Dana Milbank had an interesting column over the weekend countering the conventional wisdom on Joe Lieberman: rather than undergoing some recent conservative conversion, he writes, Lieberman has a long-standing record of sticking it to the Democratic leadership on high-profile issues and supporting them the rest of the time. What’s different now is the intolerance with which his transgressions are received:
In our increasingly tribal politics, both sides are more demanding of ideological purity than they were when Lieberman came to the Senate in 1988. The constant purging of heretics has left Congress ever more polarized. This, more than anything done by Lieberman or Ben Nelson or Olympia Snowe, is why the government can’t get anything done.
Milbank is correct that Congress is more polarized than it was a generation ago (this is in part because a generation ago—when many members of today’s media elite were undergoing their political education—ideological polarization in Congress was at one of the lowest points in the history of the modern two-party system). And there is some support for his claim that polarization contributes to legislative gridlock. But in focusing solely on polarization Milbank is adopting another form of conventional wisdom, one that pins much of the blame for D.C.’s woes on the increasing use of nasty words. And in the process, he elides a major development in American politics: the standardization of the filibuster and the creation, in recent decades and especially in recent years, of an effective sixty-vote requirement in the U.S. Senate.*
The inability of government to “get things done” is not only a preoccupation of political journalists, but a rich area of study for political scientists. In the opening of an influential book on this subject, Revolving Gridlock, the political scientists David Brady and Craig Volden write:
Our explanation… will not focus on the role of political parties, nor of special interests, nor of the media, and it does not rely heavily on presidential leadership. This is not to say that those variables don’t play a role in making public policy—clearly they do. Nevertheless, our explanation for gridlock focuses on two primary factors: (1) the preferences of members of Congress regarding particular policies, and (2) supermajority institutions—the Senate filibuster and the presidential veto.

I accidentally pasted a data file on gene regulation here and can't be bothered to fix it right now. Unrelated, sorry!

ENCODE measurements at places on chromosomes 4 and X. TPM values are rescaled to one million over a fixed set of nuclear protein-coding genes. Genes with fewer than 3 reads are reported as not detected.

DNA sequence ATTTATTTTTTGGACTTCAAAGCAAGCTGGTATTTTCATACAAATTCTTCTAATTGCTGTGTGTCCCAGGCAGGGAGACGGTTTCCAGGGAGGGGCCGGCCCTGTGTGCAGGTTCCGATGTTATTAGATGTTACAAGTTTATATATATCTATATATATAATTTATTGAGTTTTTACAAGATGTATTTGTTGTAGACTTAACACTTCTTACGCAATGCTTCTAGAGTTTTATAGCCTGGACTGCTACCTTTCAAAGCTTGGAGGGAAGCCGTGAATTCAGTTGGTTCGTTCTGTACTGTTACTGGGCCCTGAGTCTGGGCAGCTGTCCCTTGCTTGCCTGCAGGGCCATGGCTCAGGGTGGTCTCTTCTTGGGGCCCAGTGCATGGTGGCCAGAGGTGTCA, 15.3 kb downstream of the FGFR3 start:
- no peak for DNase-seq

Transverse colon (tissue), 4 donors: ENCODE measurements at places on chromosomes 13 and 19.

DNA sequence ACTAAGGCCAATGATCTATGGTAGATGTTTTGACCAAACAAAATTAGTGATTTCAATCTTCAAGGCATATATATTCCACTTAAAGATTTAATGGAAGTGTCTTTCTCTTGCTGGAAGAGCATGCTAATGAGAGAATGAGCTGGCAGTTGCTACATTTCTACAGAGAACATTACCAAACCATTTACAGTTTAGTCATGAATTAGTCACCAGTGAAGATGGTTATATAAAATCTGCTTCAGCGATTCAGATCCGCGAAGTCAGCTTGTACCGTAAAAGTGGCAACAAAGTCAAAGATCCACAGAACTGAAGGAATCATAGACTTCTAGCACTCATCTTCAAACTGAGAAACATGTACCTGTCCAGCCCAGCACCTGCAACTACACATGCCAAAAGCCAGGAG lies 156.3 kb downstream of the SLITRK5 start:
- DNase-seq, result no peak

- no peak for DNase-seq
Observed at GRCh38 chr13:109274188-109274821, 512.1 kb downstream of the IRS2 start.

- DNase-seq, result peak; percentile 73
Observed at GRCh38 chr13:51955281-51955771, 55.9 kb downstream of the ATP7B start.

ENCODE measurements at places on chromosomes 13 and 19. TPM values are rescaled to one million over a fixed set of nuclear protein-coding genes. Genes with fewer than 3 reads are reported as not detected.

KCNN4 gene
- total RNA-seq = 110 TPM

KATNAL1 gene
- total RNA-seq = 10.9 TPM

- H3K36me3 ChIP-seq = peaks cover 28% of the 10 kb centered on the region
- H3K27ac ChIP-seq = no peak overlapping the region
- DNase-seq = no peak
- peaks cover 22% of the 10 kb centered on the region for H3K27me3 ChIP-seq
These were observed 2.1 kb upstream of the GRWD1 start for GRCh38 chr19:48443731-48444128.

Another way to put this is that policy change depends on what legislators want, and new rules that require more legislators to agree that they want the same thing make policy change less likely. The rules of the game go a long way in determining the outcome. This seems obvious—it is obvious—and political journalists no doubt understand it. Still, the leading press outlets tend to overlook the importance of this shift.
For example, as James Fallows noted yesterday, a typically solid piece by Robert Pear of The New York Times took for granted the need to get sixty votes for health care in the Senate, without noting that that need is a fairly recent innovation (the word “filibuster” does not appear). And that was in an otherwise-good story focused on the machinations of Senate negotiations! Consider how little attention is paid to this issue the rest of the time.
So why does the rise of the filibuster get underplayed? For one thing, it’s not just modestly technical, it’s technical-sounding. For another, while it’s a historically recent development, it’s not really “news,” in the sense of something that occurred in the last day or week, or that was unforeseen during the last election cycle. (Think of a sports analogy here: When a rule change is introduced, its implications are typically the subject of great debate among both the press and participants. But once it’s implemented, everyone adjusts to the new normal pretty quickly.)
But while the relative lack of attention to the filibuster is understandable, that doesn’t mean it’s right. In terms of shaping legislative outcomes, this is a major story—and it’s not possible to explain the way government works, or doesn’t, without telling it.
*In fairness to Milbank, he wrote a whole column about filibustering of judicial nominees—or more precisely, about Senate hypocrisy over that subject—just last month. The point here is his most recent column is part of a broader trend in the political press.
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